The Home Office has also urged police forces to review their record-keeping following a year-long study into police record-keeping by HM Chief Inspector of Constabulary. The Home Office has been concerned that the police have not been entering information relating to offences or convictions promptly into the Police National Computer. In order to combat such poor record-keeping, the Home Office is proposing to establish a statutory code of practice setting out standards on police record-keeping. This code of practice is due to be implemented in late Spring 2004.


Commonsense should have prevailed in relation to the deletion of data by Humberside Constabulary. Humberside’s alleged practice of deleting sensitive personal data on a monthly basis seems injudicious in the absence of specific guidance under the DPA 1998. As John Reid, the Health Secretary put it succinctly “the whole point of these regulations is to protect people’s privacy, it is not to put their lives in danger”.[11] With hindsight, it is possible to see that, if a police force has access to information about a series of unproven allegations, this information may be relevant to future investigations by any police force and indeed other bodies, such as organisations tasked with responsibility for young or vulnerable people.

It is a sad reality that the murder of Holly Wells and Jessica Chapman may not have been prevented even if Humberside Constabulary had not deleted Huntley’s personal data and passed such information on to the school authorities. Huntley was not the caretaker at the girls’ school but at a neighbouring college. The girls came to Huntley’s notice through the girls’ relationship with Maxine Carr. The dissemination of such intelligence from Humberside to Cambridgeshire Constabulary may have resulted in a speedier arrest but not necessarily the prevention of the two murders.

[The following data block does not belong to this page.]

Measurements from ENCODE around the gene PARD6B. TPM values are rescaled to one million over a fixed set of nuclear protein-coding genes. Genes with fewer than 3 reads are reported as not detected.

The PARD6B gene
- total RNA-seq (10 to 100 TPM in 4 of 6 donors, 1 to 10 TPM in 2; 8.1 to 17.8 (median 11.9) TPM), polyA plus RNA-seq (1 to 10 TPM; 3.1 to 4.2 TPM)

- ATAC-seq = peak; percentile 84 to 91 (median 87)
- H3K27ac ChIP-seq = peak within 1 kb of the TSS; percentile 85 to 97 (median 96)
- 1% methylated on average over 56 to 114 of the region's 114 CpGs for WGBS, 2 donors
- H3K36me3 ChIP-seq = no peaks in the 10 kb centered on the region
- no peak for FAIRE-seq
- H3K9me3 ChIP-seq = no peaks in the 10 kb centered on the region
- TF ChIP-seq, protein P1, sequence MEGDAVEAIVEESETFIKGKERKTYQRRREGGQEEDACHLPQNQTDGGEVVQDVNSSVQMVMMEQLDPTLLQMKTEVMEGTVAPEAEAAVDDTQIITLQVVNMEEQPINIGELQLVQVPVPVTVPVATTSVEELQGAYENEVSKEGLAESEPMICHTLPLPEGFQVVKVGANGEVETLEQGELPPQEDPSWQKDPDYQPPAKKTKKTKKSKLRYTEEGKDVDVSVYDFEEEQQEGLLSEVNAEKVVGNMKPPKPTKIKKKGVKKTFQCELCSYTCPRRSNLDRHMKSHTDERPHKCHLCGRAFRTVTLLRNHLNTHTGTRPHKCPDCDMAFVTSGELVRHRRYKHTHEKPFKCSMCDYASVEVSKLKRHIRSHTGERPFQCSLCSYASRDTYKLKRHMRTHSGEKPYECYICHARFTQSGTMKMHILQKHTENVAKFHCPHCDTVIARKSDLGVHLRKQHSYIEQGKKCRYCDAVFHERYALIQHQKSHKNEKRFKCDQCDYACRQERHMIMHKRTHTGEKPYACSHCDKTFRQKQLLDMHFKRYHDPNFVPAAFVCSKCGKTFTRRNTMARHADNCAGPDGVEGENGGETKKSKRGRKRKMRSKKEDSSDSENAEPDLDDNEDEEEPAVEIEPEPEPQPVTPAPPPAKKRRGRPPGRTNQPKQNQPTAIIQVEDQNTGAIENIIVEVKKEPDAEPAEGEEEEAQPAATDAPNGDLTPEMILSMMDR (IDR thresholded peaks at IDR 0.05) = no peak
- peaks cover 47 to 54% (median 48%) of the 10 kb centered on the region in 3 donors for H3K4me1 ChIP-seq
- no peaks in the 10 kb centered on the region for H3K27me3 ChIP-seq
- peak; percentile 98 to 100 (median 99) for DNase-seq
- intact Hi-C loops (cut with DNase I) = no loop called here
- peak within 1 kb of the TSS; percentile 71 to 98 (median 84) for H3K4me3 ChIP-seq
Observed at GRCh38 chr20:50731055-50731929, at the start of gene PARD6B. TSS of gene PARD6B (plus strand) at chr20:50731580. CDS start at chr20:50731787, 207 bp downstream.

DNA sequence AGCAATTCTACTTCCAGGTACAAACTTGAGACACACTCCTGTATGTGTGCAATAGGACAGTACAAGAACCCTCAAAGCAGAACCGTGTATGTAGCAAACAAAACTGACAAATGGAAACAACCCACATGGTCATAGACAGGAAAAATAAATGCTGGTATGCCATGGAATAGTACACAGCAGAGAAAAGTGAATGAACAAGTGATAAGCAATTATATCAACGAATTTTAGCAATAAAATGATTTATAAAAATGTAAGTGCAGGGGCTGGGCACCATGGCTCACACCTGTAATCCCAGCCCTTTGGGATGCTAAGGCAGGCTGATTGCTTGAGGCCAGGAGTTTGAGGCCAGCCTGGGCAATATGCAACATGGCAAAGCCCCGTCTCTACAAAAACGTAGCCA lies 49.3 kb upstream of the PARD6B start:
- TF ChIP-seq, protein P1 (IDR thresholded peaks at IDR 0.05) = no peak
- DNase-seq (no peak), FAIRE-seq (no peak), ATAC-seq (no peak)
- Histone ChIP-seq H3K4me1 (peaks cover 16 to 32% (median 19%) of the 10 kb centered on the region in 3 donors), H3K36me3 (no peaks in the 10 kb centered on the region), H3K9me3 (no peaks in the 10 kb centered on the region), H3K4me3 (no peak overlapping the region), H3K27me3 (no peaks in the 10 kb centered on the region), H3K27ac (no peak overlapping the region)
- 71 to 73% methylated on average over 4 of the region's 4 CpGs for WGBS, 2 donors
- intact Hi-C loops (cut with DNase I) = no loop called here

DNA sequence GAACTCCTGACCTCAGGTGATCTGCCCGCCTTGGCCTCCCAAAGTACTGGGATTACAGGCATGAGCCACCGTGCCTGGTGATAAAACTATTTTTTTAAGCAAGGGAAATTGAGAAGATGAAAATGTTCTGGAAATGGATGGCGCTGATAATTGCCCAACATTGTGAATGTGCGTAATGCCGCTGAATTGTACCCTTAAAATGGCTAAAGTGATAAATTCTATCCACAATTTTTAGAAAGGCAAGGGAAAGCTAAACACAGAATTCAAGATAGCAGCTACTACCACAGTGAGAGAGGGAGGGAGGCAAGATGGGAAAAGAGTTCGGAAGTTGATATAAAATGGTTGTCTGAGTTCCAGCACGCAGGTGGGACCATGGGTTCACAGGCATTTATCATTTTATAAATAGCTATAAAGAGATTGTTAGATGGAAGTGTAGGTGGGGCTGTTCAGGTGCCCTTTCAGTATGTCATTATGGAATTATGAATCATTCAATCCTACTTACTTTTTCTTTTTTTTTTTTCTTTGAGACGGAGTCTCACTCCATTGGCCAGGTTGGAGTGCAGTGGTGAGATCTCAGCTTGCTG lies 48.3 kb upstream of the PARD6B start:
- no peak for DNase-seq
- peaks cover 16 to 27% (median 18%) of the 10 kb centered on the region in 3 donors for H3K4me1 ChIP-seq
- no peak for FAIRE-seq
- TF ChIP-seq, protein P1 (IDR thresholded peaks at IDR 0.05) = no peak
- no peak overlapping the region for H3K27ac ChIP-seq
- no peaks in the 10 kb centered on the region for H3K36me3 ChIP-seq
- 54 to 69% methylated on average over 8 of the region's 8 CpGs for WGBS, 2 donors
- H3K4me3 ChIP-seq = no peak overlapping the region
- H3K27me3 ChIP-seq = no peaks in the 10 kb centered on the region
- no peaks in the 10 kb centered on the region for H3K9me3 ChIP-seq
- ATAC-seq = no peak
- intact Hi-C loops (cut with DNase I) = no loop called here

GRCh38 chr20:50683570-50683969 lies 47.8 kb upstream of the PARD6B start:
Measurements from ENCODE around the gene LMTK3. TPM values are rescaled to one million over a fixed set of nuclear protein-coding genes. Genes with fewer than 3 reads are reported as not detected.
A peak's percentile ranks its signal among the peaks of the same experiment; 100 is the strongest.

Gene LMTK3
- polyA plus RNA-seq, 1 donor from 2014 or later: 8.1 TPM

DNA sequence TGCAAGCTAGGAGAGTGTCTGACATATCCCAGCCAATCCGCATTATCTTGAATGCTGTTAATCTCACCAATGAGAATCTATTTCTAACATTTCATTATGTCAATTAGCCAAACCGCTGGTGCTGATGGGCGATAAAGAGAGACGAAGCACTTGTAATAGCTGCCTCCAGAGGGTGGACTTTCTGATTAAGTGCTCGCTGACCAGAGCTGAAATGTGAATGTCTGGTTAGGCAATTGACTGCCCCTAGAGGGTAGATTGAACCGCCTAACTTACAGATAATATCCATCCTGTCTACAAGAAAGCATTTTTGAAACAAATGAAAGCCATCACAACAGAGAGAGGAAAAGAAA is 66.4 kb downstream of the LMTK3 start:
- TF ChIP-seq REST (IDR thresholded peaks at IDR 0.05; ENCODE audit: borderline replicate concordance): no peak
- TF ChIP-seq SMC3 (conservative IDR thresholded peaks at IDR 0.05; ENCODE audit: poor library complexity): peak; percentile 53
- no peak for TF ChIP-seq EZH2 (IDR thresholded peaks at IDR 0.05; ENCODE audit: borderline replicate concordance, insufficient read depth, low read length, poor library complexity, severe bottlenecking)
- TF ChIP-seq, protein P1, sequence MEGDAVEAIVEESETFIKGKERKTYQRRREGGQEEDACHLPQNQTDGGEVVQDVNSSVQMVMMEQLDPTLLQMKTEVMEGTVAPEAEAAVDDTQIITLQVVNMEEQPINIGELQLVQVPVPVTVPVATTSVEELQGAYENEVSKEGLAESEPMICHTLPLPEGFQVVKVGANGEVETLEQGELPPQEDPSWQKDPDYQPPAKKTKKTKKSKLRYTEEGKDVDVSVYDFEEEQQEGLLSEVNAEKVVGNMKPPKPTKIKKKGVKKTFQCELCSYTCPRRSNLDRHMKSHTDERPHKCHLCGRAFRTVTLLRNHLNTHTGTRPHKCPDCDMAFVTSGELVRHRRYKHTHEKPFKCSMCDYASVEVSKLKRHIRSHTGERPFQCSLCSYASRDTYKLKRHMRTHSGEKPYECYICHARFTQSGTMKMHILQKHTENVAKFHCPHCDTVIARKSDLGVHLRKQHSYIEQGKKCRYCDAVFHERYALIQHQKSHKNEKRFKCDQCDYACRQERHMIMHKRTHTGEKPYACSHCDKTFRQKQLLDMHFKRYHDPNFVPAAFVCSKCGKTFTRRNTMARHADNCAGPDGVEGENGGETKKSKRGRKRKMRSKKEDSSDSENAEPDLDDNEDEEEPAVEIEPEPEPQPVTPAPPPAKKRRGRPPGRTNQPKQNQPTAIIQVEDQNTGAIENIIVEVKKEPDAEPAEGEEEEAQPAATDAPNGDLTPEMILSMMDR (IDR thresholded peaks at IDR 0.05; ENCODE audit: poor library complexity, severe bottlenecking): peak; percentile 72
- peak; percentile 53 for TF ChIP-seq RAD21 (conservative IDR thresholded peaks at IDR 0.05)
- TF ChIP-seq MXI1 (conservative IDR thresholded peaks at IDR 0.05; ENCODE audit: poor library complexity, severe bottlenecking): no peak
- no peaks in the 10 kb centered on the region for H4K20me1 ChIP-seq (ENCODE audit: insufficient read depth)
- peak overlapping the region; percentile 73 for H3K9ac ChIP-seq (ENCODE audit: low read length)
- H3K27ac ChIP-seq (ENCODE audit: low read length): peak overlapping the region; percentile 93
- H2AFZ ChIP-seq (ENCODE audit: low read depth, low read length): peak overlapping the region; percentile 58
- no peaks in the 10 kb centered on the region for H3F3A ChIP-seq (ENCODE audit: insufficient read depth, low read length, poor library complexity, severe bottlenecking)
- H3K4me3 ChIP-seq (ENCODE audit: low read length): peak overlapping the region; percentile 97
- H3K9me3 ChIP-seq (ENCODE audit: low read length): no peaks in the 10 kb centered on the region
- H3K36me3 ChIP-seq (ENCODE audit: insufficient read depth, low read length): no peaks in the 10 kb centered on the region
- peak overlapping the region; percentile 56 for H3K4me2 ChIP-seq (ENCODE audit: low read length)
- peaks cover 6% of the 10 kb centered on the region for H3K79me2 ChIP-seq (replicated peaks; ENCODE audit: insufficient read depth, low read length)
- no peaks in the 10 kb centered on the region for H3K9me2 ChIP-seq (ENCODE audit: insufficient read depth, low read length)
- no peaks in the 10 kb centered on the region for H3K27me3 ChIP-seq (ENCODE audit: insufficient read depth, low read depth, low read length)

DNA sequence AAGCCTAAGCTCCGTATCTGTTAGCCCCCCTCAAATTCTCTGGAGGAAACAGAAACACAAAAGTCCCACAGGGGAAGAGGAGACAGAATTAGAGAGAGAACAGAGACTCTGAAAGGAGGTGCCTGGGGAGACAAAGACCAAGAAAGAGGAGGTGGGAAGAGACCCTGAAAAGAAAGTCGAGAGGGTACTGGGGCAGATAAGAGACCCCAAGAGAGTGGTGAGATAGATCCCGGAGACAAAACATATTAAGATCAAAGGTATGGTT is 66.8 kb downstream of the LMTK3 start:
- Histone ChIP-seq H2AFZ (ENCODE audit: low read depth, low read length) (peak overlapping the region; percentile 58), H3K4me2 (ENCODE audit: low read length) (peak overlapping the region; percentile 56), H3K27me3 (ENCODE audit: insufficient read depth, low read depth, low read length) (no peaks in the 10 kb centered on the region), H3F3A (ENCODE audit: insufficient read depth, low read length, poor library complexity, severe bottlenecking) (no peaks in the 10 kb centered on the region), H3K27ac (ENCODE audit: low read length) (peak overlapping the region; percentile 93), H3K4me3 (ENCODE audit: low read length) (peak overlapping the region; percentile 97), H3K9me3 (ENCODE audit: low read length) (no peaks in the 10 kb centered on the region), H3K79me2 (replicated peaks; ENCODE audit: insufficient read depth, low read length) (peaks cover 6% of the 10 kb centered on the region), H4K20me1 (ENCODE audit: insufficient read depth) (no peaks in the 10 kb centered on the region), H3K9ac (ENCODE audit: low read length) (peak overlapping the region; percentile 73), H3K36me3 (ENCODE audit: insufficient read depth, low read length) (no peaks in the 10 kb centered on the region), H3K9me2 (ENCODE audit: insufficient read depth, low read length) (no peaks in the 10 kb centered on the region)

We will have to await the conclusion of the Bichard Inquiry to see whether it confirms the views expressed by the Information Commissioner or whether the Chief Constable’s position at Humberside is tenable. It is to be hoped that the ACPO code of practice on data protection will be revised in the light of any recommendations from the Bichard Inquiry.

[1] Richard Thomas – Information Commissioner 14 January 2004 (Data protection – Helping organisations to get it right)

[3] Section 13 – DPA 1998

[4] Section 14(1) – DPA 1998

[5] Available on the ACPO website – http://www.acpo.police.uk/policies/index.html

[6] ACPO Code of Practice for Data Protection 15 October 2002 – Section 8 (Retention of Data)

[7] ACPO Code of Practice for Data Protection 15 October 2002 – Section 8 (Retention of Data)

[8] ACPO Press Release Reference: 83/03 Date: December 17, 2003

[9] ACPO Code of Practice for Data Protection 15 October 2002 – Section 8 (Retention of Data)

[10] Data protection – Helping organisations to get it right – 14 January 2004